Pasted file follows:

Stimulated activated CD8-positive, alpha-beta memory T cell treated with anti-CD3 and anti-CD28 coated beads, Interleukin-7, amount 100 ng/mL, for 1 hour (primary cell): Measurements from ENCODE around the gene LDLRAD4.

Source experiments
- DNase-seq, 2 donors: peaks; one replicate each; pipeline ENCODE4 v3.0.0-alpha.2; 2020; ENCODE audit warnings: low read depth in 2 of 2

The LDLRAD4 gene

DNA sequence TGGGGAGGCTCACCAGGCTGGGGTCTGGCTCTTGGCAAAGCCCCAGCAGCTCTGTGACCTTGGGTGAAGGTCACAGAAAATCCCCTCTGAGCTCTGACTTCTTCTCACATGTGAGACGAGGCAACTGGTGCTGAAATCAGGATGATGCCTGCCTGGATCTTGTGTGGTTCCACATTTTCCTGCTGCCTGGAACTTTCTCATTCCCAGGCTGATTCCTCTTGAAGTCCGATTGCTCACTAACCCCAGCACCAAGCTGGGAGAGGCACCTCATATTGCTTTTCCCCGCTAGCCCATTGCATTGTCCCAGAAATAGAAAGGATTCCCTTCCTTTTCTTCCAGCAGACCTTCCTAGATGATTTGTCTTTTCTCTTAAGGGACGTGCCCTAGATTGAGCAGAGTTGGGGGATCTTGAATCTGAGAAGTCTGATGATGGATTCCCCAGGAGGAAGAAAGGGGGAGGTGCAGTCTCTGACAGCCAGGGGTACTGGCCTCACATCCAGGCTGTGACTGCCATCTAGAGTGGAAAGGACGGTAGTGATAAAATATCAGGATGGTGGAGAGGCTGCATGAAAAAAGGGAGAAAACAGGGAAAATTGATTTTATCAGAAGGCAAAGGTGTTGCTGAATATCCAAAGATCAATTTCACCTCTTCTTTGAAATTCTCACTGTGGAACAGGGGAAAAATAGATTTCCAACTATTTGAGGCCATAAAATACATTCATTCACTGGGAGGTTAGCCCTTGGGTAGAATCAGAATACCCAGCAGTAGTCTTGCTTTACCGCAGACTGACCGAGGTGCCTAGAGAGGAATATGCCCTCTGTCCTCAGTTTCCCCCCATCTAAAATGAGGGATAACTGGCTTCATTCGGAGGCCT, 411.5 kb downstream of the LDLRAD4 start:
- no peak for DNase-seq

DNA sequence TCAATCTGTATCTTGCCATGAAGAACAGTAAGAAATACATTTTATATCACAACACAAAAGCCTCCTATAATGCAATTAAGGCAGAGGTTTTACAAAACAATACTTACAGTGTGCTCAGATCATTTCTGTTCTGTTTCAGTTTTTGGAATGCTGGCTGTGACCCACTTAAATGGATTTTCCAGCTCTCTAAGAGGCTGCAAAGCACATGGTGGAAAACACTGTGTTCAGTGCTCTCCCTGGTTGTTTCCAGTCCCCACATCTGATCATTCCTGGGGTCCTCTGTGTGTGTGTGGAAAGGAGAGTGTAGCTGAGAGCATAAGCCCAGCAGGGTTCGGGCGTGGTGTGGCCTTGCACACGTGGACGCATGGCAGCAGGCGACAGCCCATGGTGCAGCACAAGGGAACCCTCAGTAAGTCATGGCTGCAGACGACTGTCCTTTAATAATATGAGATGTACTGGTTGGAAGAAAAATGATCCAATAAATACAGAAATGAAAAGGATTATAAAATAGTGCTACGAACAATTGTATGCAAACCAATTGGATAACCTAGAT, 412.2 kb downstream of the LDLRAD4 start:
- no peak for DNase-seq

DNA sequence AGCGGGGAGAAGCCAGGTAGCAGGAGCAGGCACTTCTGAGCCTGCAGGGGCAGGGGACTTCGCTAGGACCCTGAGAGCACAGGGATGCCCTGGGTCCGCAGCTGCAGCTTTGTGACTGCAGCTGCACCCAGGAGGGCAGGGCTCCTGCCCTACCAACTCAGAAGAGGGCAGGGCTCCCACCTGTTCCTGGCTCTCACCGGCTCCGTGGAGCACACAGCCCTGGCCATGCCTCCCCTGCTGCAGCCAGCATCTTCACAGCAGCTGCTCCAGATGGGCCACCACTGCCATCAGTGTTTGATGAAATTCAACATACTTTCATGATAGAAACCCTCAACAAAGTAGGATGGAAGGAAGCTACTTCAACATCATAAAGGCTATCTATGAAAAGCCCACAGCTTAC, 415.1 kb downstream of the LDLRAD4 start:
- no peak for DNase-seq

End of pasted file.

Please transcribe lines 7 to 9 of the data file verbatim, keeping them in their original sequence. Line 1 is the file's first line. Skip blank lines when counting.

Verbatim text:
DNA sequence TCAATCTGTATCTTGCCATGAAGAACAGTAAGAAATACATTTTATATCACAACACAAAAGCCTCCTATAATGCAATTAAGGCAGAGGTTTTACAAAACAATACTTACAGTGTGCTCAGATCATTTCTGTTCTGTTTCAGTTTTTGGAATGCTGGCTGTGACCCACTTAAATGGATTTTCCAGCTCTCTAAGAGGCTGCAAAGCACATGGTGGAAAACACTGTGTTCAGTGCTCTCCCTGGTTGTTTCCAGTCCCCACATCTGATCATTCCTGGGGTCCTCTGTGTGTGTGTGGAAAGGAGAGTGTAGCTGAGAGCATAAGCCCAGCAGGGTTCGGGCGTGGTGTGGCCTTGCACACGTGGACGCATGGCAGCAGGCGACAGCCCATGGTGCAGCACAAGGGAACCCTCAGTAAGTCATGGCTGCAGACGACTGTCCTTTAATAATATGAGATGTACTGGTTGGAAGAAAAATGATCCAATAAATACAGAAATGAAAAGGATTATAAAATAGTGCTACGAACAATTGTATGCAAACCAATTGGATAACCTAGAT, 412.2 kb downstream of the LDLRAD4 start:
- no peak for DNase-seq

DNA sequence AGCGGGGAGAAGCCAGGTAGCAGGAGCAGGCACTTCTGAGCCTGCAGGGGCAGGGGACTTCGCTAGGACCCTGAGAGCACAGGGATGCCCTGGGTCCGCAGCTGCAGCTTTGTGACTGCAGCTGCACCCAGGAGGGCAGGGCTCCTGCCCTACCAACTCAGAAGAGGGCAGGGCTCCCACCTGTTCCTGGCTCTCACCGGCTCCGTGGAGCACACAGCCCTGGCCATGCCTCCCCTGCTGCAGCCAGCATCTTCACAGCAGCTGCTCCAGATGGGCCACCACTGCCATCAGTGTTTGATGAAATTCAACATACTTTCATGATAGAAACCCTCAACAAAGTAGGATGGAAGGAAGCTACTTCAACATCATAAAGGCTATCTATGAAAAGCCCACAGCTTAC, 415.1 kb downstream of the LDLRAD4 start: